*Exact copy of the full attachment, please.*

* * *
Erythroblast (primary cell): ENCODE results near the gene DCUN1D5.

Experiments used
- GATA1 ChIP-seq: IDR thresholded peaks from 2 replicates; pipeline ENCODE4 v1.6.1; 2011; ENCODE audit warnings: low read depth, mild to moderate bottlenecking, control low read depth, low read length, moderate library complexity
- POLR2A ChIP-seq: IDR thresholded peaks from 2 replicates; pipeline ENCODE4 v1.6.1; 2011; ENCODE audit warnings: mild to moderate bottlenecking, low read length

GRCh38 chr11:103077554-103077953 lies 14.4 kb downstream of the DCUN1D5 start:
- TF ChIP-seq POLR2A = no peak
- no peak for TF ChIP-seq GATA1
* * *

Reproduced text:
Erythroblast (primary cell): ENCODE results near the gene DCUN1D5.

Experiments used
- GATA1 ChIP-seq: IDR thresholded peaks from 2 replicates; pipeline ENCODE4 v1.6.1; 2011; ENCODE audit warnings: low read depth, mild to moderate bottlenecking, control low read depth, low read length, moderate library complexity
- POLR2A ChIP-seq: IDR thresholded peaks from 2 replicates; pipeline ENCODE4 v1.6.1; 2011; ENCODE audit warnings: mild to moderate bottlenecking, low read length

GRCh38 chr11:103077554-103077953 lies 14.4 kb downstream of the DCUN1D5 start:
- TF ChIP-seq POLR2A = no peak
- no peak for TF ChIP-seq GATA1